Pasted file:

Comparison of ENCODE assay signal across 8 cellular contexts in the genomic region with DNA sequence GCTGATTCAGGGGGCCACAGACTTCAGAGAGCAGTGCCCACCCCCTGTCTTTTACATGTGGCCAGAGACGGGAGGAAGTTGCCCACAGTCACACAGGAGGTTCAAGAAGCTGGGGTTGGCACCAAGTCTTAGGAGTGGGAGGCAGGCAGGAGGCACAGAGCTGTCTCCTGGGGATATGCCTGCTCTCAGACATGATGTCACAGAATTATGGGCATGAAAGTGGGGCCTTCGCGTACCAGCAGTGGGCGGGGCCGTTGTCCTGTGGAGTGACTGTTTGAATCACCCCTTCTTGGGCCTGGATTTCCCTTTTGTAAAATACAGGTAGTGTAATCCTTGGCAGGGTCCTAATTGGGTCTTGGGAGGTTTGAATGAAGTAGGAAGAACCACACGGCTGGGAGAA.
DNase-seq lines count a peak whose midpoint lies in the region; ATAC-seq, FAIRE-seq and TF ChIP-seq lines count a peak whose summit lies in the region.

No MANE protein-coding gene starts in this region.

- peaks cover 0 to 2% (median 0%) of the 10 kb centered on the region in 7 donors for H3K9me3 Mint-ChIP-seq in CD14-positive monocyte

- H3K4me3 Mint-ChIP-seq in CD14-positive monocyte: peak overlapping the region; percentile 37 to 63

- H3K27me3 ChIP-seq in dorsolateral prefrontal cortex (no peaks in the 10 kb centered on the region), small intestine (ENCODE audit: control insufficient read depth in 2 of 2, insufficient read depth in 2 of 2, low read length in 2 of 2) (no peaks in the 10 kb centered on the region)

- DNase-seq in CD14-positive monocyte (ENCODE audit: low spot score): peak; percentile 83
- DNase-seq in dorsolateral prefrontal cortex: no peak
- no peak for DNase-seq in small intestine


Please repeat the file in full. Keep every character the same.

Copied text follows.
Comparison of ENCODE assay signal across 8 cellular contexts in the genomic region with DNA sequence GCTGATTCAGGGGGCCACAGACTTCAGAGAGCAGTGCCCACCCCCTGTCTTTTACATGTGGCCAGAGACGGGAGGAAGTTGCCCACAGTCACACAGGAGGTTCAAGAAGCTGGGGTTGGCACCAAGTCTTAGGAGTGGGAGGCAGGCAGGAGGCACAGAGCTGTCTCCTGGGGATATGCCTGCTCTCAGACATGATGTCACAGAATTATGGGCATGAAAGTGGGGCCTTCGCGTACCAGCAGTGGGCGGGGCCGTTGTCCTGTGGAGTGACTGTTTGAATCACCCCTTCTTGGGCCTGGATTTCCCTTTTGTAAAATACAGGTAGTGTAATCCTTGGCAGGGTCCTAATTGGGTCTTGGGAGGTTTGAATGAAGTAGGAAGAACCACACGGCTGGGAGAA.
DNase-seq lines count a peak whose midpoint lies in the region; ATAC-seq, FAIRE-seq and TF ChIP-seq lines count a peak whose summit lies in the region.

No MANE protein-coding gene starts in this region.

- peaks cover 0 to 2% (median 0%) of the 10 kb centered on the region in 7 donors for H3K9me3 Mint-ChIP-seq in CD14-positive monocyte

- H3K4me3 Mint-ChIP-seq in CD14-positive monocyte: peak overlapping the region; percentile 37 to 63

- H3K27me3 ChIP-seq in dorsolateral prefrontal cortex (no peaks in the 10 kb centered on the region), small intestine (ENCODE audit: control insufficient read depth in 2 of 2, insufficient read depth in 2 of 2, low read length in 2 of 2) (no peaks in the 10 kb centered on the region)

- DNase-seq in CD14-positive monocyte (ENCODE audit: low spot score): peak; percentile 83
- DNase-seq in dorsolateral prefrontal cortex: no peak
- no peak for DNase-seq in small intestine